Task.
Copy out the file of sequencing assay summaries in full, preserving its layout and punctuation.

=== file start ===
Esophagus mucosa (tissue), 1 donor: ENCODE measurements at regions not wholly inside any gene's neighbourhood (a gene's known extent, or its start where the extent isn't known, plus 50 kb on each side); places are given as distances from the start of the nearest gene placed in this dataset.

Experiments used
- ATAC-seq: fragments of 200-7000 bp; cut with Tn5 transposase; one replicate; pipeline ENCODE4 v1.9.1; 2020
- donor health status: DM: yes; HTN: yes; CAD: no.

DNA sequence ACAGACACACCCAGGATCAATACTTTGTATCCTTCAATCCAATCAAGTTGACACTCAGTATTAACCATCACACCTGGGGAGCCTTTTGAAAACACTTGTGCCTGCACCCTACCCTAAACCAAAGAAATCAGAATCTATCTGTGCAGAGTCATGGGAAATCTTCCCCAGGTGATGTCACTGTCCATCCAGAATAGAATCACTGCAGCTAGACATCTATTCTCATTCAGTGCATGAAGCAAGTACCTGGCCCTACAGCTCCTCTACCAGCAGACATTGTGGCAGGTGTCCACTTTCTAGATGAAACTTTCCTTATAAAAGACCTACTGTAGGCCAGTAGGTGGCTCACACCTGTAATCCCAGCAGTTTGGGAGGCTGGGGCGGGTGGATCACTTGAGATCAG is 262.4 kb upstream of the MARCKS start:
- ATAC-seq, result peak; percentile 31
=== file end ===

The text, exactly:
Esophagus mucosa (tissue), 1 donor: ENCODE measurements at regions not wholly inside any gene's neighbourhood (a gene's known extent, or its start where the extent isn't known, plus 50 kb on each side); places are given as distances from the start of the nearest gene placed in this dataset.

Experiments used
- ATAC-seq: fragments of 200-7000 bp; cut with Tn5 transposase; one replicate; pipeline ENCODE4 v1.9.1; 2020
- donor health status: DM: yes; HTN: yes; CAD: no.

DNA sequence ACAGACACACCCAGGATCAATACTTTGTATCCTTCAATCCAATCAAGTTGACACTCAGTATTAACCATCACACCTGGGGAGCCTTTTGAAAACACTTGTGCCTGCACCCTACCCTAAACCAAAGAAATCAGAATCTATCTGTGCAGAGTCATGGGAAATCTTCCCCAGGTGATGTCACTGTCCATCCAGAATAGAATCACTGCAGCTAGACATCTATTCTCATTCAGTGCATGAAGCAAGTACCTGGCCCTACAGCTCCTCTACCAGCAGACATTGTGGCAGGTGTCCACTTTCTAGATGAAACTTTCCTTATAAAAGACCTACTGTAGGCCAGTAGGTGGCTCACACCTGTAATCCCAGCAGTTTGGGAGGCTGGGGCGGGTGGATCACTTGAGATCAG is 262.4 kb upstream of the MARCKS start:
- ATAC-seq, result peak; percentile 31